On May 8, representatives from Canada’s five largest pension providers appeared before a hearing of the special parliamentary committee on Canada-China relations to answer questions about their funds’ activity in the Chinese market. The largest holder of Chinese assets is the Canada Pension Plan Investment Board (CPPIB), purportedly holding 9.8 per cent of its portfolio in China, with no indication of reducing exposure. A 2022 report by the Office of the Chief Actuary found that the CPP’s performance at the 2021 contribution rates was sustainable over the next 75 years, but the report was limited in its analysis, not considering looming geopolitical crises and relationships. The CPP’s Chinese exposure is susceptible to future geopolitical crises in Asia due to the CPPIB’s heavy reliance on the Chinese and Taiwanese economies. These dynamics should raise serious concerns.
In contemporary financial history, the Ukraine-Russia War should stand out as a cautionary example of how changing geopolitical risks can result in significant financial losses. Despite this, many investors, including massive asset managers like Blackrock and Vanguard, have publicly acknowledged significant losses due to Russian exposure, with Blackrock even admitting to $17 billion in total losses. Prior to the February 2022 Russian invasion, financial service companies, rating agencies, index providers, and bondholders had all ignored the signals of impending geopolitical crisis. Before the harshest sanctions were levied, some investors continued to invest in discounted Russian assets, betting on a cooling of tensions, only to be burned by the consequences of intensified violence. Many global investors have not grasped that modern international relations have changed. As Canadians contemplate future investment strategies, it will be imperative to acknowledge that the impressive financial gains witnessed over the past few decades, courtesy of globalization, may not be a reliable pattern for the future.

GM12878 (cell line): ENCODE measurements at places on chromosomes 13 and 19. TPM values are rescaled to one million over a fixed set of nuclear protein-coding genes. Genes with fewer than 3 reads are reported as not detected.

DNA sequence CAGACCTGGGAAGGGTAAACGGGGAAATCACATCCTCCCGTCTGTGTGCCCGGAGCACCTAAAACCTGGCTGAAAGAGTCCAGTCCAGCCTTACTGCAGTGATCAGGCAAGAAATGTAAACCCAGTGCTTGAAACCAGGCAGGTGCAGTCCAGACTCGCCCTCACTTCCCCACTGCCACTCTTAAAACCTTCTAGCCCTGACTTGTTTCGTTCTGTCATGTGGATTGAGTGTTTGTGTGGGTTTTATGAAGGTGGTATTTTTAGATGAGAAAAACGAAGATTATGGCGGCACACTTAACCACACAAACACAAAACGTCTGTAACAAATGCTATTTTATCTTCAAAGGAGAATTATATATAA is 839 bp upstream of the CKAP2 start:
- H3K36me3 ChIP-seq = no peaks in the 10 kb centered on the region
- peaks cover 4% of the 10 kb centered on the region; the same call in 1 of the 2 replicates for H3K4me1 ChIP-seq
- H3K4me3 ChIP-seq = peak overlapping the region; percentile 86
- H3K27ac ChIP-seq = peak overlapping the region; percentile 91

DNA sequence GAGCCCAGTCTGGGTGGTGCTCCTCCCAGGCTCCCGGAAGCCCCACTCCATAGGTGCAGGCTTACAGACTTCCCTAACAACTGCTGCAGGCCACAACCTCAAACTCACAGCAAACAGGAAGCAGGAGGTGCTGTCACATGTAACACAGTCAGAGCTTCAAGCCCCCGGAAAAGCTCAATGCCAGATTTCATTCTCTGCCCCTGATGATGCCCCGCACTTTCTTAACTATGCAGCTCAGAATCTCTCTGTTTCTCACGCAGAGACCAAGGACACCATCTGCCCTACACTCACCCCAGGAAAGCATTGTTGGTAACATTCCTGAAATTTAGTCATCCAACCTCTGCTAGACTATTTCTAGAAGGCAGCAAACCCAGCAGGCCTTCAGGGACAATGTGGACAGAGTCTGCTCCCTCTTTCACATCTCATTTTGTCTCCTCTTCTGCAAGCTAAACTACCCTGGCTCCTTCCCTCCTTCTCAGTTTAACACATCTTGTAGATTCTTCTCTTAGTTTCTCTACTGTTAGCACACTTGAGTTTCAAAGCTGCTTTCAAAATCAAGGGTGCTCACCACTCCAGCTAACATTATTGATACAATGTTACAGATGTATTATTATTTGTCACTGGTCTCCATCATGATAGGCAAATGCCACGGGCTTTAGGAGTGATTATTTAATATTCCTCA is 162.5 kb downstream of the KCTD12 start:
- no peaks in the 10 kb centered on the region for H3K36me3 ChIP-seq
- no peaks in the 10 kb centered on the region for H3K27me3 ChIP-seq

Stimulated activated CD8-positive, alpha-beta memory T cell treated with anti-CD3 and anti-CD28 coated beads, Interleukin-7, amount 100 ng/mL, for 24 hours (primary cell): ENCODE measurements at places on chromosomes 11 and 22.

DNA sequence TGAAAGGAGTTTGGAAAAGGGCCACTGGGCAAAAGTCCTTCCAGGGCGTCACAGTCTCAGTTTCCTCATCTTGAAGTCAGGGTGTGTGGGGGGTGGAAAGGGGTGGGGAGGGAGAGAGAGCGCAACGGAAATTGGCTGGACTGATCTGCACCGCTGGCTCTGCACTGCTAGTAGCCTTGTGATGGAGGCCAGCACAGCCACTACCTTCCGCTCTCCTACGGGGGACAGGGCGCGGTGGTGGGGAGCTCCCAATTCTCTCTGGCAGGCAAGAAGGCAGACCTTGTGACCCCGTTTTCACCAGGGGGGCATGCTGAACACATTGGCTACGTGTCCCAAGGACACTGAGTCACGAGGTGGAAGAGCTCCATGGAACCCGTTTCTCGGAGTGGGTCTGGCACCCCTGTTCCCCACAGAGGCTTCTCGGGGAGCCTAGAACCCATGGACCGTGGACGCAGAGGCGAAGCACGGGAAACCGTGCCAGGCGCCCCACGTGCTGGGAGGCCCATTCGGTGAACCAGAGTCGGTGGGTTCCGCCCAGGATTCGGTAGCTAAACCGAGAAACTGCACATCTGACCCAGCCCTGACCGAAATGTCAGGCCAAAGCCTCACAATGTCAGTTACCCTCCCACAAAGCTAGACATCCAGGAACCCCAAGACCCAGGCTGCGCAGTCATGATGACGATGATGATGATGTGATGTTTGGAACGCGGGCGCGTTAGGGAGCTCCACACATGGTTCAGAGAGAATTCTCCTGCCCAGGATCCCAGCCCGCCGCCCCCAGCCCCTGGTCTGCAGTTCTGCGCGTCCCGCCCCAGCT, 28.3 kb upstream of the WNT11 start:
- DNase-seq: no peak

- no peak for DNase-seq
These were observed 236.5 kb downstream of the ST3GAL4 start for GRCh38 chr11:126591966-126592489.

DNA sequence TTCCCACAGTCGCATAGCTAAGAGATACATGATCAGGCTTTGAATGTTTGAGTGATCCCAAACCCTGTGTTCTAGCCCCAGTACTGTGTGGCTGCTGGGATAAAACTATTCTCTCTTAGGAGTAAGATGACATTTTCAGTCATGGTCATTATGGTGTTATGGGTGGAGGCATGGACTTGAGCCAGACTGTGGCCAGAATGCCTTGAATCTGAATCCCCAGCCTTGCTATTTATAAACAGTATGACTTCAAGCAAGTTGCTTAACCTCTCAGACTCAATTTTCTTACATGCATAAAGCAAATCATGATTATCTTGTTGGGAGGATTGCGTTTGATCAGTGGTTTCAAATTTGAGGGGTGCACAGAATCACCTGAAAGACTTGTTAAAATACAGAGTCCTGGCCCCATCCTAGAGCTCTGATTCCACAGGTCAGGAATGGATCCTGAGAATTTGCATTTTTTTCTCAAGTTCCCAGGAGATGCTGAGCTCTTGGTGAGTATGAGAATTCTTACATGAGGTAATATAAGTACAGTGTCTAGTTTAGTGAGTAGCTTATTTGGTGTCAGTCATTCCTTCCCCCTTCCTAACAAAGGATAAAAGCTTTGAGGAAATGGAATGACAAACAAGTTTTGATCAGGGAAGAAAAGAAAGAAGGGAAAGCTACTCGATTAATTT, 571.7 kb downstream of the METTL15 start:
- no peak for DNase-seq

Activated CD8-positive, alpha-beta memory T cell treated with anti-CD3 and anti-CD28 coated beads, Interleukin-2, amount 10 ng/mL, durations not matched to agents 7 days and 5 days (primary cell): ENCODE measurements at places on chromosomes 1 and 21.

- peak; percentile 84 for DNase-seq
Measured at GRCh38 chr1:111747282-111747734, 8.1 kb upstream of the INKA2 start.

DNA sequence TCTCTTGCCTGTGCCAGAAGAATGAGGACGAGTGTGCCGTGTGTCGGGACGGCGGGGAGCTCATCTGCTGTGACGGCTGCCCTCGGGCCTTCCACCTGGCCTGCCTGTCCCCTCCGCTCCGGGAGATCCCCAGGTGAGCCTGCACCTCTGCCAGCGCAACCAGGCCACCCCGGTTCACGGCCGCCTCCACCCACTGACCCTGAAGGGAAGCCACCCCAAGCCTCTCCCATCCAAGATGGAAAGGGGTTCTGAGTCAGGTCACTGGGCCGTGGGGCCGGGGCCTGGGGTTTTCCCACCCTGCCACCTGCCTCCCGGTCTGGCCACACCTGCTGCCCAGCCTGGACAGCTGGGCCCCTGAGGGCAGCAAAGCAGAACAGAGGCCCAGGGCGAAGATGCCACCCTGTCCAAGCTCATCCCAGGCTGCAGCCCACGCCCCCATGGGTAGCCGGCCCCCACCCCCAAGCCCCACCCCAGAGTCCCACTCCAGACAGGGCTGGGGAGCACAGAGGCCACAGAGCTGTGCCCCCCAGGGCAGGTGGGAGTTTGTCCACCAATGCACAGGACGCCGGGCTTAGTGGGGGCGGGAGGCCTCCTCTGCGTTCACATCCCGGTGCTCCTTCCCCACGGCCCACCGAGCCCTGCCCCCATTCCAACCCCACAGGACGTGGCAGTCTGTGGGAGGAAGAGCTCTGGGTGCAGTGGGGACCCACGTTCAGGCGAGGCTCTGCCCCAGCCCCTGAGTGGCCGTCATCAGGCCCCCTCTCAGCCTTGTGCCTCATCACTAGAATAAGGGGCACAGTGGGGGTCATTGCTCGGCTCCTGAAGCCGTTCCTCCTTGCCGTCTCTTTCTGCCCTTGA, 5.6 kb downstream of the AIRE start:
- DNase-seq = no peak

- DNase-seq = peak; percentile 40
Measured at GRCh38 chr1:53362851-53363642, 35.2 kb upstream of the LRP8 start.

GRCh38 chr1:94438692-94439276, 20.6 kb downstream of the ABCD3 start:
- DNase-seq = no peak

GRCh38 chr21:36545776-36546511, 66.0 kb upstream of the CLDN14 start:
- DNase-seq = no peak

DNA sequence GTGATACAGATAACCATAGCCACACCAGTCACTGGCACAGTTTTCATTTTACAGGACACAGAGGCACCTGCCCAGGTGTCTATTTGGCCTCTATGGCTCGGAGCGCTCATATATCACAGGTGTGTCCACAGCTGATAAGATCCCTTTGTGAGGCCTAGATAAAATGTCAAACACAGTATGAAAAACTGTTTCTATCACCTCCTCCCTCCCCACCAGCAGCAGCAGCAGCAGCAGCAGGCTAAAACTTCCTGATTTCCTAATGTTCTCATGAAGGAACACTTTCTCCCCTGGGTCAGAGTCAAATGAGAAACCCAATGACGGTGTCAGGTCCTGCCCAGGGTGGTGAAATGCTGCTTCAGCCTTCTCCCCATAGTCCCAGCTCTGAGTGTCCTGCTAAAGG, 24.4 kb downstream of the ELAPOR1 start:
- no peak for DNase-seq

The war in Ukraine is only a minor crisis compared to the damage that a Chinese invasion of Taiwan could cause. The cases are comparable; in both conflicts, China and Russia claim to repatriate rogue provinces in strategic geopolitical areas, to the outrage of Western nations. Taiwan is arguably even more integral to the global supply chains than Ukraine. One of the most significant variables in a potential invasion of Taiwan is the production of advanced semiconductors, an industry to which the CPPIB is heavily exposed through both its own equities and passive investment. Currently, Taiwan Semiconductor Manufacturing Company (TSMC) produces more than 60% of the world’s semiconductors and 92% of the world’s cutting-edge chips. China’s growing global confidence increases the precarity of this vital source of semiconductors.
Xi Jinping’s contemporary “socialism with Chinese characteristics,” is increasingly incompatible with Western business practices because it stresses the dominance of the CCP central leadership more than under any leader since Deng Xiaoping. Xi’s power centralization wrested control back from local party officials to the central leadership. Xi’s model, dubbed the “China Dream,” frames the values that China wishes to promote. The China Dream links the country, the nation, and the people into an entity with a common fate of international greatness and increasingly views the RBIO as an obstacle to China’s rise. The CPPIB’s activities occur in one of the most vulnerable arenas of international competition; this means that Canadians are unquestionably susceptible to shocks that affect this issue area, as they contribute to these pension funds on a universal basis.